certain group to make happy certain other society of the country. Also the high court has
said that he is a mischief monger and talks about his evil intention30 the court is well
aware that the said man he is calling a mischief monger is the member of parliament he
is having a huge mandate behind him calling him a person of evil intention is a question
on people choice. This also shows that the personality of person is that of a helping
nature. This is every much equivalent to the case presented earlier where the students
were held liable for their peaceful protest and also the protest did not cause any sedition.
Also a fair and rational criticism of religious tenets, couched in the restrained language,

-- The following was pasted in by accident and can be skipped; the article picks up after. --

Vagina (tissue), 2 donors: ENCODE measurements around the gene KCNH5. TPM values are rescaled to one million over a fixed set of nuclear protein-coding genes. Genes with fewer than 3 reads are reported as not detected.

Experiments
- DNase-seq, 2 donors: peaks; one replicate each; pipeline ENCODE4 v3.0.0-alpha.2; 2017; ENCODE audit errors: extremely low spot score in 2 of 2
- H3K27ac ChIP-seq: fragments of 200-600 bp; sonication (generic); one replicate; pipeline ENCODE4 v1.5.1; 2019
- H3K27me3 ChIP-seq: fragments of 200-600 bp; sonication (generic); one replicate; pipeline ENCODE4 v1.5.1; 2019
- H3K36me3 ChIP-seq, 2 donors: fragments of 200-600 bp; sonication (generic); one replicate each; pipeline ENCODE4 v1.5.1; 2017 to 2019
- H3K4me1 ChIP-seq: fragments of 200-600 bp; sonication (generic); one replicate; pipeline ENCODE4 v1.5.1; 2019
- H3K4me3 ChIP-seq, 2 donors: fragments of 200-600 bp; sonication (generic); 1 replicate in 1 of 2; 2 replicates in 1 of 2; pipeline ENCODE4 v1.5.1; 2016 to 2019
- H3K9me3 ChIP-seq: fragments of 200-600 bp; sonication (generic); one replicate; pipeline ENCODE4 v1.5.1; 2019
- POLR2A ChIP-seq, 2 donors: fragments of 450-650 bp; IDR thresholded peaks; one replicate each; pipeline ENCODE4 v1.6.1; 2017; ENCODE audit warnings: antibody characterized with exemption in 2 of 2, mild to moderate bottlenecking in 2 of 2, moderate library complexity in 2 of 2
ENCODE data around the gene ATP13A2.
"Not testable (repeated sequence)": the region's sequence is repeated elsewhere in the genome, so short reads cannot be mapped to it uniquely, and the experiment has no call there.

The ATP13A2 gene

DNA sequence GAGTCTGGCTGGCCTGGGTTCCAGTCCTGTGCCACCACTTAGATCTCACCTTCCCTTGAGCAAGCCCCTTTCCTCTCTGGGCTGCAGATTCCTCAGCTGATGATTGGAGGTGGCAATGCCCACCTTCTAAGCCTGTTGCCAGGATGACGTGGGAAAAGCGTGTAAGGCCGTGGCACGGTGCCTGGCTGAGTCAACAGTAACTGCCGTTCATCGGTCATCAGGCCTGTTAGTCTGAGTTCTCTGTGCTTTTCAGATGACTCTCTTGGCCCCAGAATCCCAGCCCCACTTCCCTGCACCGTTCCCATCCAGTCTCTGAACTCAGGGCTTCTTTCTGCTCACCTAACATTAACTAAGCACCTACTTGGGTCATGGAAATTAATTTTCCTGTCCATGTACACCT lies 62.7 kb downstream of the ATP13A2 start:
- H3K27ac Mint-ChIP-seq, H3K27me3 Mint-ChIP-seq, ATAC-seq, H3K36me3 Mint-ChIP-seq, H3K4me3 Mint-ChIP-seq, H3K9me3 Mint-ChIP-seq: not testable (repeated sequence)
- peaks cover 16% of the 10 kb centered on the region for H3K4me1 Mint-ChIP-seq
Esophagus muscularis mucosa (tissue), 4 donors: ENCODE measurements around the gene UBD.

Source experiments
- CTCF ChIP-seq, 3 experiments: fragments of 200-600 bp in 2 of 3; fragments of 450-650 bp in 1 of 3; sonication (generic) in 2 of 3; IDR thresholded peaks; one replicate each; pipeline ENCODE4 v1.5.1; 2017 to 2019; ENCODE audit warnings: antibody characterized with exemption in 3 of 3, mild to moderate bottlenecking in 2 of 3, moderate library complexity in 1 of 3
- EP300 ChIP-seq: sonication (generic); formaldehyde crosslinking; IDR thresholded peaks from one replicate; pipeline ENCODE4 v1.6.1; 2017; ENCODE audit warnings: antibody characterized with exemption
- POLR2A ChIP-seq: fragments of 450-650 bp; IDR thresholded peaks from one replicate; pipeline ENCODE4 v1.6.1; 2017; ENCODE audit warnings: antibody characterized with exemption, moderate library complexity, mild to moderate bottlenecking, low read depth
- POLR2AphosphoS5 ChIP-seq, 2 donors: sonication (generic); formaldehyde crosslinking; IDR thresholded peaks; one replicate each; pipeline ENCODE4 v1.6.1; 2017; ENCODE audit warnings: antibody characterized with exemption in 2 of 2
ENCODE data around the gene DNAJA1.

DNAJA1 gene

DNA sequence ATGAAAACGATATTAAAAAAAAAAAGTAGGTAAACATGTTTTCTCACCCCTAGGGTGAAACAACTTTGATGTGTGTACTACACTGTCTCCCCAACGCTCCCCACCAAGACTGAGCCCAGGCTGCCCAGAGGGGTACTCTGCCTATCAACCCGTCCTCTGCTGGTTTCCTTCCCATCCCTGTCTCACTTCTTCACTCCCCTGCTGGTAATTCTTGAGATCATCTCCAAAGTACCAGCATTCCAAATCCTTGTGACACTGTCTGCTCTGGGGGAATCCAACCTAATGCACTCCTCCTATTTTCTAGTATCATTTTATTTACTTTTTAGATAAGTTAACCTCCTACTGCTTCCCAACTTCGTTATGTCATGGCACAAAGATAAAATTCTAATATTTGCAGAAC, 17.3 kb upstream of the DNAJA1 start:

does not affect section 153A. In the case Peoples Union for Civil Liberties v. Union of
India31 it was held that freedom includes the right to express ones conviction and
opinions freely, and is ensured by the freedom of circulation. So the ban on circulation is
clearly a ban on the fundamental right of the aggrieved and so on the person who are
helping their religion and propagating the religion by fair means where they propose the
things that their religion allows.
2. YES THE BAN IS AN INFRINGEMENT OF RIGHT TO EQUALITY
Yes the ban is the infringement of right to speech and expression. In the earlier case the
students were making the speech against the country which is the largest democracy and
still let off but when it comes to the religious view the judgment is harsh and does not
allows a single case of acquittal. So the judgment seems to be an appeasement to the